Technical considerations for Bluetooth low energy application developers.
ISM band is split into 40 channels of two types:
- Advertising Channels
- Data channels
Advertising Channels are used for discovering devices, initiating connection and broadcasting data. There are three fixed Advertisement Channels operating on frequencies 2402 MHz (channel 37), 2426 MHz (channel 38) and 2480 MHz (channel 39).
Data Channels are used for communicating data after the devices get connected. There are 37 data channels that use frequencies 2404-2424 MHz (Channels 0-10), 2428-2478 MHz (Channels 11-36).
The operation of the Link Layer can be described in terms of a state machine with the following five states:
- Standby State
- Advertising State
- Scanning State
- Initiating State
- Connection State
The Link Layer state machine allows only one state to be active at a time. The Link Layer shall have at least one Link Layer state machine that supports one of Advertising State or Scanning State. The Link Layer may have multiple instances of the Link Layer state machine. Certain combinations of states and roles within multiple state machines in the Link Layer are prohibited.
Standby State—the Link Layer in the Standby State does not transmit or receive any packets. The Standby State can be entered from any other state.
Advertising State—the Link Layer in the Advertising State will be transmitting advertising channel packets and possibly listening to and responding to responses triggered by these advertising channel packets. A device in the Advertising State is known as an advertiser. The Advertising State can be entered from the Standby State.
Scanning State—the Link Layer in the Scanning State will be listening for advertising channel packets from devices that are advertising. A device in the Scanning State is known as a scanner. The Scanning State can be entered from the Standby State.
Initiating State—the Link Layer in the Initiating State will be listening for advertising channel packets from a specific device(s) and responding to these packets to initiate a connection with another device. A device in the Initiating State is known as an initiator. The Initiating State can be entered from the Standby State.
Connection State—the Connection State can be entered either from the Initiating State or the Advertising State. A device in the Connection State is known as being in a connection. Within the Connection State, two roles are defined:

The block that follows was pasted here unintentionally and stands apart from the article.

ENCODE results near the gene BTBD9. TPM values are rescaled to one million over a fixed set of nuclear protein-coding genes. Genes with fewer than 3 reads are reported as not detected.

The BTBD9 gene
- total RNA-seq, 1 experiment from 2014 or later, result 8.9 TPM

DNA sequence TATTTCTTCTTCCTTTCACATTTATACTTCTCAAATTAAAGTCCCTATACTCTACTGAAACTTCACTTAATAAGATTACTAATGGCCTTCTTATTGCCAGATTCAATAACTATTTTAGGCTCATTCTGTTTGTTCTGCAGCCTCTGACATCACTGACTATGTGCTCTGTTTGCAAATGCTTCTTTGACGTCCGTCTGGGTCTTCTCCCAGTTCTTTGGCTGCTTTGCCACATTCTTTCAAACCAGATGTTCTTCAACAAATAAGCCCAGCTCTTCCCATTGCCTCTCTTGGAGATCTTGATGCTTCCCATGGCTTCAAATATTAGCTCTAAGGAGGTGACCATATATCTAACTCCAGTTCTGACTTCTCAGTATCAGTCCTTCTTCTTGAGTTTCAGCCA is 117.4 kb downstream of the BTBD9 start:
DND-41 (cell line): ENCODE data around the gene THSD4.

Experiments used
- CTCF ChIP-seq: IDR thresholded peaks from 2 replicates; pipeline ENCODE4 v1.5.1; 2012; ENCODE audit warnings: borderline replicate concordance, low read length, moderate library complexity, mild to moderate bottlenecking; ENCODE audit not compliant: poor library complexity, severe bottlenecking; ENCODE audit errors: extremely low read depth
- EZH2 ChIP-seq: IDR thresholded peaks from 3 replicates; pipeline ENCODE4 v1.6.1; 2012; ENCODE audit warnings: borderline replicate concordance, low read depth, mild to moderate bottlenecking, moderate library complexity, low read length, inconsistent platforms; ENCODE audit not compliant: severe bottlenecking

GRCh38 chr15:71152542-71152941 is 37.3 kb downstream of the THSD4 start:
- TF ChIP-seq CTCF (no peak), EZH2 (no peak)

- Master Role—when entered from the Initiating State, the Connection State shall be in the Master Role
- Slave Role—when entered from the Advertising State, the Connection State shall be in the Slave Role The Link Layer in the Master Role will communicate with a device in the Slave Role and defines the timings of transmissions. The Link Layer in the Slave Role will communicate with a single device in the Master Role.
The Link Layer in the Connection State shall only transmit Data Channel PDUs in connection events. The master and slave shall determine the data channel index for each connection event. The same data channel index shall be used for all packets in the connection event. Each connection event contains at least one packet sent by the master. During a connection event, the master and slave alternate sending and receiving packets. The connection event is considered open while both devices continue to send packets. The slave shall always send a packet if it receives a packet from the master.
Important Connection Parameters
The Link Layer enters the Connection State when an initiator sends a CONNECT_REQ PDU to an advertiser or an advertiser receives a CONNECT_REQ PDU from an initiator.
A connection request contains a few connection parameters:
Connection Interval—the connection interval is the amount of time between two connection events. The connInterval shall be a multiple of 1.25 ms in the range of 7.5 ms to 4.0 s. Different applications may require different connection intervals. The advantage of having a very long connection interval is that significant power is saved, since the device can sleep most of the time between connection events. The disadvantage is that if a device has data that it needs to send, it must wait until the next connection event. The advantage of having a very short connection interval is that there is more opportunity for data to be sent or received, as the two devices will connect more frequently. The disadvantage is that more power will be consumed, since the device is frequently waking up for connection events.